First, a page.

By the Rev. Fr. Andreas Michailidis

We usually have a wrong notion of what prayer is. We consider as prayer the few moments spent usually standing somewhere and saying some words, sometimes reciting them from a prayer book, addressing God. That could be considered as prayer only when our inner self is wholly dedicated to God. However, that is not the only way that we can pray.

St. Paul calls upon us to pray incessantly. He says to the Thessalonians: 'Pray without ceasing' (1 Th. 5.17).

How could that be, though?

Could that be practised?

And, how could that be put into practice?

To be able to answer these questions, we should firstly know what prayer really is: PRAYER IS A WINDOW TO ETERNITY.

When man was in Paradise, man did not need prayer since man lived in that kind of existence that made man living in union with man's Creator and in that entirely different kind of light, the true Light, which is Him. However, after the fall, man lives in a kind of dark room. This room has a very tiny window through which light comes in. That light can be seen only by those who want to see it.

At first, that light is very dim. It can be hardly discerned through all that darkness of our fallen world. With the quest for the truth and true liberty, that light becomes greater and grander until it becomes the window to etemity. Through that window, we can escape from our fallen world of darkness and find ourselves in the world of etemity, our lost Paradise. Or even better: the Kingdom of Heavens.

How could that be a continuous reality? How could we pray unceasingly? Well, when we really find that window in the cave of our fallen world, we would not wish to be in darkness any longer. We would like to be in the light of that window which would help us escape from this fallen state of our existence.

That does not mean that we do not want to be in contact with our fellow man. Actually, our fellow man is the only 'vehicle' or 'craft' that we could use to escape from this world and find ourselves in etemity.

Therefore, every day, as soon as we open our eyes from sleep, we think of God in relation to the world around us. We look at all kinds of things (trees, flowers, mountains, animals) and we are inspired by the fact that all things were made by Him. We can see, like the prophet, that God created everything in a kind of wisdom that cannot be grasped by our limited mind. That makes us ready to pray to God, together with the prophet and glorify Him: "0 Lord, how manifold are thy works! In wisdom hast thou made them all!" (psalm 103.24).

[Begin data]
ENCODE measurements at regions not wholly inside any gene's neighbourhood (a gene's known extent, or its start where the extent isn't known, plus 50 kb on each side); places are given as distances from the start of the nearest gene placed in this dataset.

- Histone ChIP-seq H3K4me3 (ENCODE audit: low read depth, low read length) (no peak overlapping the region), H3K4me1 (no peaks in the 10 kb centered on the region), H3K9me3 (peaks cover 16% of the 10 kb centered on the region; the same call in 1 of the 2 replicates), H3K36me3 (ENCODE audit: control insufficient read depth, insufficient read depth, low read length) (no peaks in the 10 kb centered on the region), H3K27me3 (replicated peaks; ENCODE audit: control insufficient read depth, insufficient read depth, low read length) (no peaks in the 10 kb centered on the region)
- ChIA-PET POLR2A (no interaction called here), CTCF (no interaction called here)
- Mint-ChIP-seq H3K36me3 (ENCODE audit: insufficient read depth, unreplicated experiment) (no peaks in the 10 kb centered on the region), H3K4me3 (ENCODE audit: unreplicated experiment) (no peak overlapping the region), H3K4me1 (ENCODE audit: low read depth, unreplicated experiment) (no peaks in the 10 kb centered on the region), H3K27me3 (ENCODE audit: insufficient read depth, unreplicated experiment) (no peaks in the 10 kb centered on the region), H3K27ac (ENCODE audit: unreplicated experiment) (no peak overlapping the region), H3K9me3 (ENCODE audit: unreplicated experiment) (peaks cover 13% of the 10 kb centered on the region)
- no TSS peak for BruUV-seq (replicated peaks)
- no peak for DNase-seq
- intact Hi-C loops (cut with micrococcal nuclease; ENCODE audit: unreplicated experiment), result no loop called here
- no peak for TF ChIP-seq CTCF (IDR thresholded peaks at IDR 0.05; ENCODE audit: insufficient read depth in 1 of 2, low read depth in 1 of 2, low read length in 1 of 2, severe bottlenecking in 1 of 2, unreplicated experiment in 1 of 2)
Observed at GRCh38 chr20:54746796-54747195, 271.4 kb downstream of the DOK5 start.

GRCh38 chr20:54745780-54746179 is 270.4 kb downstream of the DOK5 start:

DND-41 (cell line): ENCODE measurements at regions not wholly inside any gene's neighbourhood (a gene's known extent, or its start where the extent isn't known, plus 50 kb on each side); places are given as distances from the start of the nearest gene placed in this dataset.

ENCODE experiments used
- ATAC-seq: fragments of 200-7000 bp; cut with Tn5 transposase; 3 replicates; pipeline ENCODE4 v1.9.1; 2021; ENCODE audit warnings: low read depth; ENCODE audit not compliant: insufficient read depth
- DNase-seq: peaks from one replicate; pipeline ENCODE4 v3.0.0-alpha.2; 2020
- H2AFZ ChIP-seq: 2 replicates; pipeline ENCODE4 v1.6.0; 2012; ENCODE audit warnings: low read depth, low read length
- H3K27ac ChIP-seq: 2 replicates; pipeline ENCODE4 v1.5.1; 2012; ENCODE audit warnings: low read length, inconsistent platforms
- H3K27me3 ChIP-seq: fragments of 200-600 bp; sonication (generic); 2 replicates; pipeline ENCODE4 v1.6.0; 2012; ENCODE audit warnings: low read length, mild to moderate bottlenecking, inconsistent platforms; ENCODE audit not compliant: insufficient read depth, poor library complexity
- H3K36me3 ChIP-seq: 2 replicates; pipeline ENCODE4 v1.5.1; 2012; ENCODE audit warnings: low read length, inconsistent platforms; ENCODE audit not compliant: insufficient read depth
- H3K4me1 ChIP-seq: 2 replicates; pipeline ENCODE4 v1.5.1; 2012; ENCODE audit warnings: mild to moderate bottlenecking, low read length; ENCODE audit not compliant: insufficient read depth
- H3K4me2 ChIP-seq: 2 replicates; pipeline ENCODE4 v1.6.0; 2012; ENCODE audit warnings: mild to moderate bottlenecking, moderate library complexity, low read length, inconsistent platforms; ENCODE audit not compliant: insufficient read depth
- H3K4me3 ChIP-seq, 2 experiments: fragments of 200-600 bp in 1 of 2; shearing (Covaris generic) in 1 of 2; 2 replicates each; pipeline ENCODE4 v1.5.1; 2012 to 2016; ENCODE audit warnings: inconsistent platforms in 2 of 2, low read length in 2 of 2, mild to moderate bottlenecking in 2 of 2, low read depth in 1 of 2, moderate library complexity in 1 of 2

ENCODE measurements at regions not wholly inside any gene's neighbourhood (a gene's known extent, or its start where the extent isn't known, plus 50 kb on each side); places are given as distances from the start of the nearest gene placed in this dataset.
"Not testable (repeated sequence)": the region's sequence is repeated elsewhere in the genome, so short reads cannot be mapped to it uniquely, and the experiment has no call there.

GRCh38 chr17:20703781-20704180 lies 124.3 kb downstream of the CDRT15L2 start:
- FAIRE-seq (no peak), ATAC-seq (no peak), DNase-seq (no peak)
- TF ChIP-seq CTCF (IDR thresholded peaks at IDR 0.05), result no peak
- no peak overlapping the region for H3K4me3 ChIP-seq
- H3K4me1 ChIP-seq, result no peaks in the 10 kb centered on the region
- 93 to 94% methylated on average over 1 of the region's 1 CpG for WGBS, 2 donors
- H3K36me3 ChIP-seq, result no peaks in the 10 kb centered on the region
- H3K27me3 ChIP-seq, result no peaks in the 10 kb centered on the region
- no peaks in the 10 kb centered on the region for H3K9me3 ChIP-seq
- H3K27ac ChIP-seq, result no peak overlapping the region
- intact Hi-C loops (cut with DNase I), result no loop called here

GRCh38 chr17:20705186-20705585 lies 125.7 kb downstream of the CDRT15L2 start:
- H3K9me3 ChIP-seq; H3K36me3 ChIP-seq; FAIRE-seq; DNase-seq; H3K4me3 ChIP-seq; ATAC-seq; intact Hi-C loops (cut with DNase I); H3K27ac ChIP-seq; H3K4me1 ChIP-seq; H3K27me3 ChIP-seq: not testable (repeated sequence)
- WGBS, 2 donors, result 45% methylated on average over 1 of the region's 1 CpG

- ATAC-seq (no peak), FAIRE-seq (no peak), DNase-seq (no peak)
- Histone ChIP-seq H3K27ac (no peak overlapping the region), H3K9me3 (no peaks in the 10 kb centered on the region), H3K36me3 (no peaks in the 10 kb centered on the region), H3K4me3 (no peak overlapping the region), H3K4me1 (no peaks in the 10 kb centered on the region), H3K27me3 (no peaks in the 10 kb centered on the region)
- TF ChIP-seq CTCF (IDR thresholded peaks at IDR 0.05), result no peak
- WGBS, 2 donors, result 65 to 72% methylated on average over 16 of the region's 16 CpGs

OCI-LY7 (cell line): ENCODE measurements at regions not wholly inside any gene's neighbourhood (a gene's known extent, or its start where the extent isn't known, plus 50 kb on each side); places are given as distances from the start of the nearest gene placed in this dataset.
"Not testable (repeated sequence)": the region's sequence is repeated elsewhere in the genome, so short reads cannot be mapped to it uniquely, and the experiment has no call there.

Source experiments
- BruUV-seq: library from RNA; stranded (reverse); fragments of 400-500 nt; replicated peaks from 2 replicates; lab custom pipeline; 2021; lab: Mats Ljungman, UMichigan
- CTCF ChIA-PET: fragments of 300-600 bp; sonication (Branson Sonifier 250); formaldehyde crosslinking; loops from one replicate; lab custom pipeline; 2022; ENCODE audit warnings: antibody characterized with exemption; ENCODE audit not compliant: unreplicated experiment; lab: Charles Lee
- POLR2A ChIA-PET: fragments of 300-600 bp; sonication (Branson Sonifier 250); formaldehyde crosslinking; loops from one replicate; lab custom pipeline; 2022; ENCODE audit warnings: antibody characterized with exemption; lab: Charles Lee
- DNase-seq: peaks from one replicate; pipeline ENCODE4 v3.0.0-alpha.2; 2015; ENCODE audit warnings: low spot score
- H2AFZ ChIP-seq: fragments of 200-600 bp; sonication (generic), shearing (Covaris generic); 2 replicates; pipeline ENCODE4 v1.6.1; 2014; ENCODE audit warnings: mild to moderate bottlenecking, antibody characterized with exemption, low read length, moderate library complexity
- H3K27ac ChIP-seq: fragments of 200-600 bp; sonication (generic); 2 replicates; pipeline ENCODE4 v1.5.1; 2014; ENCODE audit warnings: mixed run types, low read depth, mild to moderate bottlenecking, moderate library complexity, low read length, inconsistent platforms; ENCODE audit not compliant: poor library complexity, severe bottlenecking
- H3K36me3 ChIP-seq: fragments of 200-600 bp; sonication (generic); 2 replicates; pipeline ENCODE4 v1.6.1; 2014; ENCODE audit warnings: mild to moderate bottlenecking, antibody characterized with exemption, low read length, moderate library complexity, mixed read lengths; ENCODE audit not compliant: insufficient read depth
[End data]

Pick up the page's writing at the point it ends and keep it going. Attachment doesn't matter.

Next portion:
That is a kind of prayer. We do not pass by all things without noticing how beautifully and wisely everything was made by the Creator. The fact that our mind goes to the Creator is a kind of prayer. And this helps us escape from the dark cell of our fallen existence and be in the Kingdom of God, without having abandoned this world of ours, which is now the creation of God and not a world of coincidence as it is for the non-praying man. The latter has not yet discovered that dim light which passes through that tiny hole of our cave. The reason for that is that he does not want to. These unfortunate people resemble the bats which love the dark and hate the light. They like living in darkness.

Now, let us come to the practice of unceasing prayer. My mind and especially my heart is focused on God whatever I do. I might be driving my car going somewhere. Without taking my mind from what I am doing (driving), I think of God. Not only praying that I drive in safety and reaching my destination safe and sound, but thanking Him for all His blessings, which are innumerable. When I am at work (wherever and whatever that is), I thank God for providing me with this means of making my living. At the same time, I see my boss as an instrument of His and I also look at my colleagues as images of God. They are part of the body which is called humanity of which I am also a member. This makes it even stronger when my colleagues are Christians and therefore members of the Body of Christ, of which I am a member, too. Even when they are not Christians I look at them as potential members of the Body of Jesus Christ. Their faith to Him depends on my own true faith which is translated not so much in words but deeds and my life in Jesus Christ.

Once I was a high school teacher. I taught my students our faith. While I was teaching them, I looked at them as images of God. I looked at them in that way and I thought of myself as most privileged and blessed for having before me so many images of my Creator. All those students of mine looked at me with their most beautiful eyes wide open and I was overwhelmed by inexpressible feelings. I felt how blessed I was by God to have all those images of His before me. And my students responded to my looking at them in that manner in a miraculously attentive fashion that will always be imprinted in my mind. That whole experience was a kind of prayer. There are innumerable ways of praying that could render our life into an incessant prayer.